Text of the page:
Why SEEN is important to me (vii)

What about my identity?

Bring your whole self to work is what my employer tells me. Unless of course you happen to believe like I do that sex is binary and fixed from conception. In that case I am allowed to hold that belief (thank you Maya), but not to express it plainly in case it causes offense to those who believe that the concept of innate gender identity is more important in all cases than biological sex, or somehow denies their identity.

But what about my identity?

When my employer asks for my gender but not my sex, or asks for my gender without giving me the option to say that I do not believe in an innate gender, this denies my identity. My sex is important to me. My sex has shaped my life. During my career I have experienced sexism, disadvantage and discrimination due to my sex and I have had to fight against the stereotypes imposed upon me due to my sex.

When my employer asks me to state whether I identify as a woman, this denies my identity. To use woman in this way is to change it from a definition based on sex, to one based on gender identity. I am not a woman because I have womanly thoughts and feelings which are separate and distinct from manly thoughts and feelings - and if you think I am you need to reconsider as this is the very definition of sexism.

When my employer allows me to be referred to as cis-gendered, this denies my identity. I am not a woman because my personality happens to align with the stereotypical expectations that society places on me due to my sex, any more than I would not be a woman if my personality did not. And my personality, like that of everyone else I have ever met, is a mix of those traits that society ascribes to be feminine and masculine because stereotypes are nonsense.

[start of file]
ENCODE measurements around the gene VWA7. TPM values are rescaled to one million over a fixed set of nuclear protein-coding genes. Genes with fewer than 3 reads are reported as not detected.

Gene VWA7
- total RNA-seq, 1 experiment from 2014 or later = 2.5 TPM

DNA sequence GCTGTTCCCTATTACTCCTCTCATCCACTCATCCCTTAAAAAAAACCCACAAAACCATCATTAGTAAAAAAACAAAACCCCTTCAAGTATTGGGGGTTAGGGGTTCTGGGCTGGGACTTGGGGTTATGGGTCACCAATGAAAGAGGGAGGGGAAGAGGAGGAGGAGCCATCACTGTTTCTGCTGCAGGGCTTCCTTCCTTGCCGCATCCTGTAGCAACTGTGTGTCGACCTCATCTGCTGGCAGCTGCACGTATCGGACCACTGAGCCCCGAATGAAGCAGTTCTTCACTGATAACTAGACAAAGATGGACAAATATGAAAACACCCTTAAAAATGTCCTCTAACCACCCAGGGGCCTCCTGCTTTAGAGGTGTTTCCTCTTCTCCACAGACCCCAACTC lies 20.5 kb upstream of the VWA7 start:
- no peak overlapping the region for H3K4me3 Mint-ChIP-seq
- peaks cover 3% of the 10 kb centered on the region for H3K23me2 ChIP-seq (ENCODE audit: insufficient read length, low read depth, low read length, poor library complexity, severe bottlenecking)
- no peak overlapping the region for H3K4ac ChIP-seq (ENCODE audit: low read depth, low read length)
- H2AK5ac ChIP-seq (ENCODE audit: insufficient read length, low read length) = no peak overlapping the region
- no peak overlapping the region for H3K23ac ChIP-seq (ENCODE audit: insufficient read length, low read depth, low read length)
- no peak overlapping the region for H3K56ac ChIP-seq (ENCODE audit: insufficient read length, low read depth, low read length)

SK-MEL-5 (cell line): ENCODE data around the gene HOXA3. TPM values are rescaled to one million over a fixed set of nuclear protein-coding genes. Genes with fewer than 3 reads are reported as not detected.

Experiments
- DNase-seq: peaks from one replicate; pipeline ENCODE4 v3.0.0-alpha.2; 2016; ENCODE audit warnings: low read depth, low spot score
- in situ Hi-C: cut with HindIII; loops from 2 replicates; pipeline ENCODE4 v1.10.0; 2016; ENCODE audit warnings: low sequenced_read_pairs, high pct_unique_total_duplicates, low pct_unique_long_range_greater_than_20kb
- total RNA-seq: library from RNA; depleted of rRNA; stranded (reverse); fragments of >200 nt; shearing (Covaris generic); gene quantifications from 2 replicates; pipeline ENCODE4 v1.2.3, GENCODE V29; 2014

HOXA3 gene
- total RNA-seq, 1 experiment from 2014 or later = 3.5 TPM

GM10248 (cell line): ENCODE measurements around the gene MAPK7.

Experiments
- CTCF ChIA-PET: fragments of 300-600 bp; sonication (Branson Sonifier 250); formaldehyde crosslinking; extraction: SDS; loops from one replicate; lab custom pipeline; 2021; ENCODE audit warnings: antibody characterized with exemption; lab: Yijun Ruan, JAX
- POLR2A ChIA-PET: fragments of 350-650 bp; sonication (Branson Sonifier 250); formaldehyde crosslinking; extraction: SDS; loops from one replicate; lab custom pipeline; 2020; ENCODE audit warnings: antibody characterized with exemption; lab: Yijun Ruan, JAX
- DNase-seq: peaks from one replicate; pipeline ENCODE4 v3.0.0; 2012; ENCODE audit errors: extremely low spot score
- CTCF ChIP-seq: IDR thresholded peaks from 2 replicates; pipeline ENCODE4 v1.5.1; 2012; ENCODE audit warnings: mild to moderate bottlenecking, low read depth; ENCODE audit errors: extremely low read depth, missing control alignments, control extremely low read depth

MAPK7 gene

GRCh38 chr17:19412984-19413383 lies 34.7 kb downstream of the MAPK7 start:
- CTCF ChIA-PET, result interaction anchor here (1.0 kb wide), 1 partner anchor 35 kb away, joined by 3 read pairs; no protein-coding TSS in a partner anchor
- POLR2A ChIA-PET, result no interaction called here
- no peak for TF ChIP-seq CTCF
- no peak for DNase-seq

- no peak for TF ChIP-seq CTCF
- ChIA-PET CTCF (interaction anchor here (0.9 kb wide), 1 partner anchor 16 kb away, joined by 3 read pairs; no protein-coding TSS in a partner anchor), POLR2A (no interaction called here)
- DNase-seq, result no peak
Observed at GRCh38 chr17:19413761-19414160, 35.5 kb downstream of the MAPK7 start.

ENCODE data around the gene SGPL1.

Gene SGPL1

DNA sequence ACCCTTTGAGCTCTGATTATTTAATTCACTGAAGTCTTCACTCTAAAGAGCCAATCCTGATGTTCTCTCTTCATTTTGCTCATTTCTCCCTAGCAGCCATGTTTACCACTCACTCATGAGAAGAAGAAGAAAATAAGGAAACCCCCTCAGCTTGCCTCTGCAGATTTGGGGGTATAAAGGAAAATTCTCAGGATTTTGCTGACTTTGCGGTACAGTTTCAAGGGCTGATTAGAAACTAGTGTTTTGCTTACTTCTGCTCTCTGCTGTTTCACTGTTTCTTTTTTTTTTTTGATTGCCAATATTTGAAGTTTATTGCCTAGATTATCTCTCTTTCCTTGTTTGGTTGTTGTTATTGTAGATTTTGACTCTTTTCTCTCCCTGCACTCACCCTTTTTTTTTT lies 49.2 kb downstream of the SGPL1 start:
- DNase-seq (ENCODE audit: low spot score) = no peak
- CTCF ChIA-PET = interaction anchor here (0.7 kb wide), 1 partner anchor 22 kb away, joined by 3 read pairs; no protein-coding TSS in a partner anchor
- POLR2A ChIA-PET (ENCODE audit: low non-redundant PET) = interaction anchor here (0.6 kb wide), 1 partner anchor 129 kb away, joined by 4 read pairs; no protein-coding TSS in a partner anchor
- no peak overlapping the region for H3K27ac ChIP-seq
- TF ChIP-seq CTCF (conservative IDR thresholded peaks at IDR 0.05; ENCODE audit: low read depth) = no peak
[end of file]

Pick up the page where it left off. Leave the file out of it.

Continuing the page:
I am a woman because my sex is female. But knowing my sex tells you nothing about me except what my sex is. It does not tell you about my personality, my likes and dislikes, my strengths and weaknesses. There is no trait, characteristic, thought or feeling that I share with all other women on this planet and which is distinct from those shared by men, other than our biology. So I say again, I am a woman because my sex is female.

We are all afforded protections in law to prevent us from suffering from discrimination and harassment or to preserve our privacy and dignity because of our sex. But as it stands my employer has no record of my sex and has replaced sex with gender and that is why SEEN is so important to me.

Cover image: Nadine Shaabana on Unsplash


Posts from individual SEEN members who need to remain anonymous.

Read More